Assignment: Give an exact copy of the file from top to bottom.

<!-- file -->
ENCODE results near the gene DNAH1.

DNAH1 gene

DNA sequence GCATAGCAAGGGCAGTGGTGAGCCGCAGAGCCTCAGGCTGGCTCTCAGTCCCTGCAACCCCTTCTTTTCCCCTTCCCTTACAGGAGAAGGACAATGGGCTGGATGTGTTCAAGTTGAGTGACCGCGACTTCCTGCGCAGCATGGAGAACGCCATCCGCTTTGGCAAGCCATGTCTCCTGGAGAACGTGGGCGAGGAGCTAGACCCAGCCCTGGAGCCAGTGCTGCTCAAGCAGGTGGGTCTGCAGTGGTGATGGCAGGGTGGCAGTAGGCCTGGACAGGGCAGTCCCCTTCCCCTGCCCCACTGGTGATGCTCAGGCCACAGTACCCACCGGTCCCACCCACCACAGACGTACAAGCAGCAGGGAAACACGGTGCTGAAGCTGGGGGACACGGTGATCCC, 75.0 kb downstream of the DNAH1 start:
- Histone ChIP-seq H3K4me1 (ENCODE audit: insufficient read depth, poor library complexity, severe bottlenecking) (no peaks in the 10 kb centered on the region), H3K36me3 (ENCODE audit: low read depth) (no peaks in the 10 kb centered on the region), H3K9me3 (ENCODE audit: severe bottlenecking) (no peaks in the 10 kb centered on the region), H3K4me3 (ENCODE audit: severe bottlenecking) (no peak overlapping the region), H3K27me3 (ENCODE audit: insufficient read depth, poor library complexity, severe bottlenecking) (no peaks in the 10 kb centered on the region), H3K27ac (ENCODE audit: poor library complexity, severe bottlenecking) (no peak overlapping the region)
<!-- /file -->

ENCODE results near the gene DNAH1.

DNAH1 gene

DNA sequence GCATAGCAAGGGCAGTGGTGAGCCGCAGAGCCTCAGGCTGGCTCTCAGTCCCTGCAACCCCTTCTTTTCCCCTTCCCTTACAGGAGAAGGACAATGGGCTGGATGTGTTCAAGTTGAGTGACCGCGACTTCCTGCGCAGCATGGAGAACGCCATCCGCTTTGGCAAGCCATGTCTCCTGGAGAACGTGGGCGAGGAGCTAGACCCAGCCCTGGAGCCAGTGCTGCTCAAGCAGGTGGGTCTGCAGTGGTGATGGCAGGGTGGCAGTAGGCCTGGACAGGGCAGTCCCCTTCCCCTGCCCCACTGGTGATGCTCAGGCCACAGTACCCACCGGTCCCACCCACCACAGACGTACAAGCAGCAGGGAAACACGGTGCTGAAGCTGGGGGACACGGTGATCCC, 75.0 kb downstream of the DNAH1 start:
- Histone ChIP-seq H3K4me1 (ENCODE audit: insufficient read depth, poor library complexity, severe bottlenecking) (no peaks in the 10 kb centered on the region), H3K36me3 (ENCODE audit: low read depth) (no peaks in the 10 kb centered on the region), H3K9me3 (ENCODE audit: severe bottlenecking) (no peaks in the 10 kb centered on the region), H3K4me3 (ENCODE audit: severe bottlenecking) (no peak overlapping the region), H3K27me3 (ENCODE audit: insufficient read depth, poor library complexity, severe bottlenecking) (no peaks in the 10 kb centered on the region), H3K27ac (ENCODE audit: poor library complexity, severe bottlenecking) (no peak overlapping the region)